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Butterfly Garden Bed Renovation

July 18, 2023


Pollinator gardening has become a popular hobby for many people.   Where pollinator gardens are both beautiful and beneficial it doesn’t take long for things to get out of control.  Plants can get overcrowded very fast.  This is where the garden bed renovation comes in.  Almost every year one of the Butterfly Garden beds gets a facelift.  A redo.  Sometimes it’s easier to start over. 

This year it was bed RPND-3’s turn.   RPND – 3 (Reflecting Pond North of Thayer Center bed 3) overlooks the lower pond on the west side of the butterfly garden.  As you can tell from the picture below, things were starting to get a little out of control.  Over the years, we would manage the space by pulling weeds, deadheading spent flowers, and mulching, but after a while it became chaos.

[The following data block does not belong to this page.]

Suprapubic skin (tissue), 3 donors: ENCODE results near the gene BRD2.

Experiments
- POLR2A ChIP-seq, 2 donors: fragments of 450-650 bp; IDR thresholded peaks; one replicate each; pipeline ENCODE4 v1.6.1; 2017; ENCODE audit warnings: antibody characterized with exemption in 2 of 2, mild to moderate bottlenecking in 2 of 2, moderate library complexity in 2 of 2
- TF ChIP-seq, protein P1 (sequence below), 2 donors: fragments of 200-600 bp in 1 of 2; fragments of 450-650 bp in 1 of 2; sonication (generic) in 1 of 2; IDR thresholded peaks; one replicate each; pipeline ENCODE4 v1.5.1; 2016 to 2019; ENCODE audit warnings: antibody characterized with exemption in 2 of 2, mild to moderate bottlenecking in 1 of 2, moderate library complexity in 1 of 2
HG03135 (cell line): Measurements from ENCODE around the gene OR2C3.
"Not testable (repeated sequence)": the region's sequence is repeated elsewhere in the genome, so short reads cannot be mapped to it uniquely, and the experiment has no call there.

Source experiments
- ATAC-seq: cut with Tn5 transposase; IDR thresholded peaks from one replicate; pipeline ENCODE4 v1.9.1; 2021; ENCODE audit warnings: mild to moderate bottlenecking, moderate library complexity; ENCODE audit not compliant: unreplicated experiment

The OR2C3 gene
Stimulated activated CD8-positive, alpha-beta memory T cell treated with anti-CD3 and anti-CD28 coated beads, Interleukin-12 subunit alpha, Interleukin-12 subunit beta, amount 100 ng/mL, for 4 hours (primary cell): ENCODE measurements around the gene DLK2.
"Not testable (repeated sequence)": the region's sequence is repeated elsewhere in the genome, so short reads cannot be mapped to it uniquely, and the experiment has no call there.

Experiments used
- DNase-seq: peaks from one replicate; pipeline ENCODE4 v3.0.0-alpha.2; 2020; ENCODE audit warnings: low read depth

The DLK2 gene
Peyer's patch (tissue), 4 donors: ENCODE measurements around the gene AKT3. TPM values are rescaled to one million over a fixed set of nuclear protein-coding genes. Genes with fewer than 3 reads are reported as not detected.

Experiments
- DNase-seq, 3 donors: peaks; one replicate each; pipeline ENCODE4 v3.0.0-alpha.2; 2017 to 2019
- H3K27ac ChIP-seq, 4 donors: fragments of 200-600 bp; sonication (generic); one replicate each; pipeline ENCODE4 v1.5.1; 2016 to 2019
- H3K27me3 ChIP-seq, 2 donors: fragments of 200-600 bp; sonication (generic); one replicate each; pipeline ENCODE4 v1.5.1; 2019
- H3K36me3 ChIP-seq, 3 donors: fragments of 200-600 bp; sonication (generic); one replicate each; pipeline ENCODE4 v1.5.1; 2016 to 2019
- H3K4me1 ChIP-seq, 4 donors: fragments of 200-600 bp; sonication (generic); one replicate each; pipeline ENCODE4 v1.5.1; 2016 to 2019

During the warmer periods this past winter, we were fortunate to be able to remove a lot of the overgrown plants. When spring came around, we were left with weeds and some herbaceous material that we removed with the help of the amazing Butterfly Garden volunteers.   That left us with a clean slate to create a new design. 

Over the winter, we selected our plants (pollinator friendly, of course) and drew up a new design.  We have been planting as plants are received.  Some plants that are new to the garden are:

  • Oxydendrum arboreum (sourwood) which boasts beautiful fall color and clusters of white flowers that are beneficial to bees.
  •  Symphoricarpos x doorenbosii ‘Marleen’ (snowberry) which pink flowers attract pollinators and berries give winter interest and food for overwintering birds.
  • Spiraea alba (meadowsweet) has white fuzzy flowers that are loved by pollinators, and it is also the larval host plant to the spring azure butterfly, Celastrina ladon.

The picture above shows what we have planted so far.  We are still waiting for a few other species that will arrive this fall.  Come visit the Arlene and Arthur S. Holden Butterfly Garden to see our progress.

Lori Gogolin

Lori Gogolin


Lori Gogolin has been a horticulturist for Holden Forests and Gardens since 2010. She creates and manages healthy habitats for plants and pollinators in the Arlene and Arthur S. Holden Jr. Butterfly Garden. Lori has a degree in horticulture from Kent State University.

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